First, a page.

The term glottis refers to the vocal apparatus of the larynx, which consists of the true vocal folds (vocal cords) and the opening between the vocal cords, called the rima glottidis. The glottis is located in the middle part of the laryngeal cavity, between the supraglottis and subglottis. The glottis is concerned with sound production. The vibration of the vocal folds when air is forced through the rima glottidis produces sound.
The glottis is entirely different from the epiglottis, which is a leaf-shaped, elastic cartilage structure covered with mucous membrane. The epiglottis closes off the laryngeal inlet during swallowing to prevent materials from entering the airway.
This article will discuss the anatomy and function of the glottis.
|Vocal folds and rima glottidis|
|Location||The glottis is the middle subsection of the larynx, located between the supraglottis and subglottis|
|Blood supply||Inferior laryngeal artery|
|Innervation||Inferior laryngeal nerve|
|Functions||Control of sound production, air conduction|
The glottis is composed of the vocal folds and the opening between them called the rima glottidis. It is located in the interior of the larynx between the supraglottis and subglottis. The supraglottis refers to the region of the larynx between the base of the tongue and the vocal cords, while the subglottis is the part of the larynx that lies just inferior to the vocal cords down to the tracheal opening. These terms are clinically important for indicating the exact location of lesions within the laryngeal cavity.
Specifically, the glottis lies just inferior to the paired vestibular folds at the entrance of the middle part of the laryngeal cavity. The vestibular folds are folds of the mucous membrane which cover the vestibular ligaments. The vestibular folds are also called “false vocal cords” because they do not play a role in sound production, but instead protect the true vocal cords. The triangular opening between the two adjacent vestibular folds is called the rima vestibuli, and is continuous with the rima glottidis. The lateral walls of the laryngeal cavity between the vestibular and vocal folds bulge outward to form lateral pouches called laryngeal ventricles.
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The vocal folds are wedge-shaped folds of mucous membrane that project medially from the lateral walls of the middle part of the laryngeal cavity, inferior to the vestibular folds. Each vocal fold consists of a vocal ligament and a vocalis muscle and the overlying mucosa which covers it. The vocal ligament is the thickened, medial free edge of the conus elasticus (cricothyroid membrane) that extends from the posterior surface of the thyroid cartilage to the vocal processes of the arytenoid cartilages. The vocalis muscle arises from the vocal process of the arytenoid cartilage and runs parallel to and inserts along the length of the vocal ligament. Its function is to adjust the tension in the vocal folds.
The vocal folds receive both sensory and motor innervation from the inferior laryngeal nerve, the terminal part of recurrent laryngeal nerve, from the vagus nerve (CN X). The arterial supply to the vocal folds is by the inferior laryngeal artery, a branch of the inferior thyroid artery, which accompanies the inferior laryngeal nerve.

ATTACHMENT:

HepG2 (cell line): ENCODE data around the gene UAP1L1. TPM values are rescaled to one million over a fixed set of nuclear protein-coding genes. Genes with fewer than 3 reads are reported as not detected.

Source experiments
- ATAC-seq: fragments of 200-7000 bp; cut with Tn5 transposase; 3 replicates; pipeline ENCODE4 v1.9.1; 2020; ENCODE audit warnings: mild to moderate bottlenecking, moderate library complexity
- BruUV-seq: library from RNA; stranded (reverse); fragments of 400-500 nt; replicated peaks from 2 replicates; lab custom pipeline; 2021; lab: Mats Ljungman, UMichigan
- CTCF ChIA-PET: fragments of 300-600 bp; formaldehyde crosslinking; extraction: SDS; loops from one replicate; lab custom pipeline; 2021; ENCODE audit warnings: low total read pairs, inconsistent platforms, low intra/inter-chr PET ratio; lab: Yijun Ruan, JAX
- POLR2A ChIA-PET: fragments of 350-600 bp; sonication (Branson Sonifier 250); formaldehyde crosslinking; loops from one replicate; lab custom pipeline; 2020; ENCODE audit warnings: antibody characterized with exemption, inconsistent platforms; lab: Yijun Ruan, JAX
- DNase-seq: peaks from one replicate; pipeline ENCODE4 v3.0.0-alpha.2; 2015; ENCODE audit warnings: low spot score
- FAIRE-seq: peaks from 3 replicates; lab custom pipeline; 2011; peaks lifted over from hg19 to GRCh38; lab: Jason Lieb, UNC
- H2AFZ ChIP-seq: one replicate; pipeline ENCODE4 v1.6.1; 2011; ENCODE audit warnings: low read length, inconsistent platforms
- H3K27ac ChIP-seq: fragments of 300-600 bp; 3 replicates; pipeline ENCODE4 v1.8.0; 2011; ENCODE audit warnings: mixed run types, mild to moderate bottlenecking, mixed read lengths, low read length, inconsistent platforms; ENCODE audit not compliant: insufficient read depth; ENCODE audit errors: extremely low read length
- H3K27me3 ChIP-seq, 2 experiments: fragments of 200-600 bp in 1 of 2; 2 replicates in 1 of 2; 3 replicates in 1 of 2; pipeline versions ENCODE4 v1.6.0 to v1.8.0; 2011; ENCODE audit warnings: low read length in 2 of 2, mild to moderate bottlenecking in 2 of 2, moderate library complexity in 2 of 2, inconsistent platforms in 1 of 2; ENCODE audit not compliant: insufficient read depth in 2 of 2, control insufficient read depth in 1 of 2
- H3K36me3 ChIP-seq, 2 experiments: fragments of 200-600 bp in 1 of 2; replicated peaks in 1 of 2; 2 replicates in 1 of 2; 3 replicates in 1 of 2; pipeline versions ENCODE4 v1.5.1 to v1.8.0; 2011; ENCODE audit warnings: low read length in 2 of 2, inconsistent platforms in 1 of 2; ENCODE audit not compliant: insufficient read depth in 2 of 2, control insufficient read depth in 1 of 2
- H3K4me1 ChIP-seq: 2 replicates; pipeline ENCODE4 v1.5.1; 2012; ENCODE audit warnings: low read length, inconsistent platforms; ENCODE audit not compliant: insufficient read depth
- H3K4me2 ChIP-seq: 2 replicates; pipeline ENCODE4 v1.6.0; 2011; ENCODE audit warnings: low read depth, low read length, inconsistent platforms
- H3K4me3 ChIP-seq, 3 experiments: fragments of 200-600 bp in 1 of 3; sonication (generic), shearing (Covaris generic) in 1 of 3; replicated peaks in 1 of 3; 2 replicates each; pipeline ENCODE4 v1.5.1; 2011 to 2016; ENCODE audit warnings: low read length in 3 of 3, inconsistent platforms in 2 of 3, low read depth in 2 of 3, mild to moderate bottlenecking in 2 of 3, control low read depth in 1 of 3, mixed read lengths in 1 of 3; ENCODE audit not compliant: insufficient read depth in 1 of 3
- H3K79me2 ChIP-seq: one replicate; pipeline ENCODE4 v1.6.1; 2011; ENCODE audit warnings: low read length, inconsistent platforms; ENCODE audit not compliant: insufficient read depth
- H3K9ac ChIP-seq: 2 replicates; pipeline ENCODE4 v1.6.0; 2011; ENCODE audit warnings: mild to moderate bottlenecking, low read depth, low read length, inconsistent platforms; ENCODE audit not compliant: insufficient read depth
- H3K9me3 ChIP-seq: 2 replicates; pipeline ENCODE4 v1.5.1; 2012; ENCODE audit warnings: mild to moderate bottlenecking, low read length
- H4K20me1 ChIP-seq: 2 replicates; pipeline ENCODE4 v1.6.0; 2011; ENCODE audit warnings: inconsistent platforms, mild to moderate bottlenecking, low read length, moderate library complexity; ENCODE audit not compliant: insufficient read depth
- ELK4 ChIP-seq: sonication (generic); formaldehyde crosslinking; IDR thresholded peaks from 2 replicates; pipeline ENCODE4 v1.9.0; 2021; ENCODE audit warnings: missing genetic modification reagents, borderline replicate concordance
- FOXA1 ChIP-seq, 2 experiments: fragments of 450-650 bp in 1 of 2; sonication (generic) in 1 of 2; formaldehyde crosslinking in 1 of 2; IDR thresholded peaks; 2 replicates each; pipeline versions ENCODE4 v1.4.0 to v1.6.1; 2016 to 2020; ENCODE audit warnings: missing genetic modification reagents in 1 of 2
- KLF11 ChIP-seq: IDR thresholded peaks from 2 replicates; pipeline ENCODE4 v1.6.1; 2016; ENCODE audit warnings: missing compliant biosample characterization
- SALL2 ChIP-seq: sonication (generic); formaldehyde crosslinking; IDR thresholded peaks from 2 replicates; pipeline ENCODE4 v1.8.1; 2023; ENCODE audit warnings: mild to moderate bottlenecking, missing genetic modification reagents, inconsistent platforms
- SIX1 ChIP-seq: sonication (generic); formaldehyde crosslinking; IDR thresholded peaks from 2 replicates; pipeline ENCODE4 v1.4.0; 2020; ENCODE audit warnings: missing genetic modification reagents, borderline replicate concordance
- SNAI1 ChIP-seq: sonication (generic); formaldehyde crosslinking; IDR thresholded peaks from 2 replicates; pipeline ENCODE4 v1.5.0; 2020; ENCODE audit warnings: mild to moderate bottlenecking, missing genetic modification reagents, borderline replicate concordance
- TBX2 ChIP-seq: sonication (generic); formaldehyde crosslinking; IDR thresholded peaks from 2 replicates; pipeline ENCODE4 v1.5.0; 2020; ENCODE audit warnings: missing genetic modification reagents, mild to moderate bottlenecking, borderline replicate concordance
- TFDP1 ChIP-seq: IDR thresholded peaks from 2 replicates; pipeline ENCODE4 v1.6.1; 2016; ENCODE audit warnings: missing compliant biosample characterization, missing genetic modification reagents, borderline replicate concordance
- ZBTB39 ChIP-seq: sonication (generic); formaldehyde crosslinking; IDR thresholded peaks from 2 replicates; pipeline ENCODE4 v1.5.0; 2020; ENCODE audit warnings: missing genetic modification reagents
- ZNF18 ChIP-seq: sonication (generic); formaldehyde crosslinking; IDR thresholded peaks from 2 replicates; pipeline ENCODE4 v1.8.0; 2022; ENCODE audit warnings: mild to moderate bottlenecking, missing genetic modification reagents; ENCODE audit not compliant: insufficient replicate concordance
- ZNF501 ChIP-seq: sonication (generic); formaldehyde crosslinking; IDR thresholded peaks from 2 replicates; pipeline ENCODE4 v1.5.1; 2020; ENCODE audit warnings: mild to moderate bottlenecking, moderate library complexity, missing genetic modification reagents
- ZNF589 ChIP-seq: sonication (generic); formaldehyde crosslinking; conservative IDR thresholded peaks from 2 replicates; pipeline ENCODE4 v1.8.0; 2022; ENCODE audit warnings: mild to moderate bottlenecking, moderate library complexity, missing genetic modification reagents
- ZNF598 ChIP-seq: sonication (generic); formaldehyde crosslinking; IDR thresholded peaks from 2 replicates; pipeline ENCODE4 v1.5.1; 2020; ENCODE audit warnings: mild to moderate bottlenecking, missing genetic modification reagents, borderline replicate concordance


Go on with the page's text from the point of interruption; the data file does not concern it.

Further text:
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The rima glottidis refers to the narrow, triangular opening between the two adjacent vocal folds. This opening is continuous with the rima vestibuli above and leads into the infraglottic cavity below. The shape of this opening changes depending on the type of activity the larynx is involved in, which determines the position of the vocal folds. Rotational movements of the arytenoid cartilages at the cricoarytenoid joints can separate (abduct) the vocal folds, widening the rima glottidis or appose (adduct) the vocal folds and narrow the rima glottidis.
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The vocal folds are called the “true vocal cords” because they are responsible for sound production. This is achieved by vibrations of the free edges of the vocal folds when air is forced through the rima glottidis. The quality of sound produced depends on the length, tension and position of the vocal folds. The vocal folds also act as the primary inspiratory laryngeal sphincter when they are closed, to block the passage of air.
During regular breathing at rest, the rima glottidis is a narrow wedge shape, but during forced respiration it is a wide triangular shape and the vocal cords are as far apart as they can extend. During phonation, the vocal cords close and the rima glottis is slit-like.
A singer’s nodule is the common name for a benign laryngeal polyp. These are usually small and are caused by overuse of the vocal cords or incessant smoking, which leads to chronic irritation. In most cases, the inflammation is limited to the true vocal cords, however this disorder has been known to extend to the adjacent structures also. It is significant because if it is on the medial side of a cord, it will obstruct the closure of the cords and create an imbalance of vocal pitch when speaking. Rest is key during the rehabilitation phase.
Glottis: want to learn more about it?
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